The child grows and a little hand slips away

There are some words of advice I wish I had listened to earlier. Save your pennies. Having a baby changes your life. Don't go on things that spin.

One of them I am just starting to realise now is that you should cherish the time when your child is between seven and 12 years old.

My child turned 13 this year. How bad could it be?, I wondered.

My life now is reminiscent of the days just after she was born. I wander the supermarket bewildered and aimless, staring into the empty eyes of other first-time parents of teenagers, looking sadly at smiling toddlers doing cute things.

Facebook tortures me with daily flashbacks - my girl at three years old, chubby and gorgeous, happy, happy, happy. My girl at eight, her arm around her cousin, grinning widely. My girl at 12, owning the world.

I look up from Facebook world to my girl at 13, head bowed over her phone, still wearing her pyjamas at two in the afternoon. It feels like I haven't seen her smile since she was 12.

I've been called a "poo" three times recently, a fun-killer twice and been asked why I hate her so much.

I can remember not so long ago when the hand around that phone was a little smaller and crept into mine during a sad bit at the movies. Now, she wouldn't go to a movie with me unless there is absolutely zero chance anyone she knows will see us there.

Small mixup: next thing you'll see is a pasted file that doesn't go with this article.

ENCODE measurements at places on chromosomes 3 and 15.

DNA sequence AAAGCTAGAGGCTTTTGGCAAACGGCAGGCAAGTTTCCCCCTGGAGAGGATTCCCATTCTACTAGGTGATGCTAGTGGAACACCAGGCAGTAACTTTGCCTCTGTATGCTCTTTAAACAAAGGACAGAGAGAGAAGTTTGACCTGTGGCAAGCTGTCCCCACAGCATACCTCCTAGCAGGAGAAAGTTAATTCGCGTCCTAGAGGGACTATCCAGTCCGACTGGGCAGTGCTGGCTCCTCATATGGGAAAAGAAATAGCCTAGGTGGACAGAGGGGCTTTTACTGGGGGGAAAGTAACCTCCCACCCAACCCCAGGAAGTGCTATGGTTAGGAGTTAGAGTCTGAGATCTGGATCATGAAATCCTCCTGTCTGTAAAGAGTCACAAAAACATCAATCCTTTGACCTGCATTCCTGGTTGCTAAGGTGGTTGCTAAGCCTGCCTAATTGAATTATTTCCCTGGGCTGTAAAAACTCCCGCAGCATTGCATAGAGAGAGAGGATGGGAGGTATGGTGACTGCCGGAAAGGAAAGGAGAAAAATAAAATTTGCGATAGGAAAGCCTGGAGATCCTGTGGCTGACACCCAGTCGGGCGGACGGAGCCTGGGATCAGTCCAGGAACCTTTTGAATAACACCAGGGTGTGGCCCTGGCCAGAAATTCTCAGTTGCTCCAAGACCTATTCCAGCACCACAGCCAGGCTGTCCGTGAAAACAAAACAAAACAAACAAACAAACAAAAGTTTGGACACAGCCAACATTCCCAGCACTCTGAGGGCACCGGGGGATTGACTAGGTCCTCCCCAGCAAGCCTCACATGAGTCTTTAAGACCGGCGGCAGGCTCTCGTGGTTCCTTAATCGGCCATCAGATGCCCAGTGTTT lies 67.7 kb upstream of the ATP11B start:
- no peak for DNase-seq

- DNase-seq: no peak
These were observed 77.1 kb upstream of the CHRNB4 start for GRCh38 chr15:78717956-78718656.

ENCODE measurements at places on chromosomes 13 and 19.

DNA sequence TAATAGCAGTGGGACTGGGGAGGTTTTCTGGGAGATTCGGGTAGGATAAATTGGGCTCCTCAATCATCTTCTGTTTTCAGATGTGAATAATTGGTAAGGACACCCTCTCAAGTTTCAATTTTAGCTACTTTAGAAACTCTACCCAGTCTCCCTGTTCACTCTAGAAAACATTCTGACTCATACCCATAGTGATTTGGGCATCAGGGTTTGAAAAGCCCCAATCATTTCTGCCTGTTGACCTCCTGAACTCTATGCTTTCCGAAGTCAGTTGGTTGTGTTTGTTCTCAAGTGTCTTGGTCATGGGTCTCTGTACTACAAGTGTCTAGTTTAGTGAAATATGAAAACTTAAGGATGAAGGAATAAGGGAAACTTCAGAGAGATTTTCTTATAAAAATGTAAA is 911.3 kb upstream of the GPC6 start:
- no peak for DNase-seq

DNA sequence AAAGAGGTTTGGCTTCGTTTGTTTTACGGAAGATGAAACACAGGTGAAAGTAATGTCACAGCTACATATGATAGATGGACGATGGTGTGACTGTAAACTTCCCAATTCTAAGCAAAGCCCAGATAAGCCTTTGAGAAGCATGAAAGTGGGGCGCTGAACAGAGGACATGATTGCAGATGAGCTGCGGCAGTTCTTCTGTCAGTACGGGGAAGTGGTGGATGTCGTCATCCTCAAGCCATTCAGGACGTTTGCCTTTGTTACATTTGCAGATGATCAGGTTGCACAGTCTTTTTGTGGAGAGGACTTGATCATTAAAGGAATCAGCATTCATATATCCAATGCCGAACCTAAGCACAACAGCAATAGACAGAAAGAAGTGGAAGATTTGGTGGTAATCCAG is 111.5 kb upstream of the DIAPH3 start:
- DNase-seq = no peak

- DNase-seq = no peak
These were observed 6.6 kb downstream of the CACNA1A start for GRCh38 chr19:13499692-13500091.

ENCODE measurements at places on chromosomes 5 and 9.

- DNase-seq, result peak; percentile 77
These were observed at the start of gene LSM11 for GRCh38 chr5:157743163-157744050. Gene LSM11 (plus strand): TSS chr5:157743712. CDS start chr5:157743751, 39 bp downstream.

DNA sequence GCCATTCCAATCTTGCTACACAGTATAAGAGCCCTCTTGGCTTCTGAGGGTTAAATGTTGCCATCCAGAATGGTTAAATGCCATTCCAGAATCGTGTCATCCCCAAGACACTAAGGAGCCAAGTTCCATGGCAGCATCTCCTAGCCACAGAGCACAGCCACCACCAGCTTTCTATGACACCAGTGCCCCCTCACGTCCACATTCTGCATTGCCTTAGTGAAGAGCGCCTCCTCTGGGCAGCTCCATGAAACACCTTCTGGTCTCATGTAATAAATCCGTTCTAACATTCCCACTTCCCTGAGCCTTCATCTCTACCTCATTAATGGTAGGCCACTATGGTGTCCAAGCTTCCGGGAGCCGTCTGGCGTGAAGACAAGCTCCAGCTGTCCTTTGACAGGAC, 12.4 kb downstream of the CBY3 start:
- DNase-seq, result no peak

I have never been more uncool in my life - and that's a big call.

I remember those days when your parents seemed like a different species. We didn't have Snapchat. We didn't have secret channels where you could share your particular brand of teenage angst and get heaven knows what response in return, from heaven knows who.

Everyone heard our conversations on the family phone in the kitchen.

I do not know whether to worry and, if so, how much. She tells me I worry too much. In the next breath, she tells me she hates school, doesn't get to see her friends and needs to buy something expensive to return to a fulfilling life.

I take a deep breath. I seem to be doing that a lot these days.

As I drop her off at school she leisurely makes her way out of the car, then takes off at a pace.

"See ya, Mum," she yells. "Love you!". Then disappears into the crowd.

I guess I can wait just a little bit longer for that little hand to find mine again.

Marie Low is a freelance journalist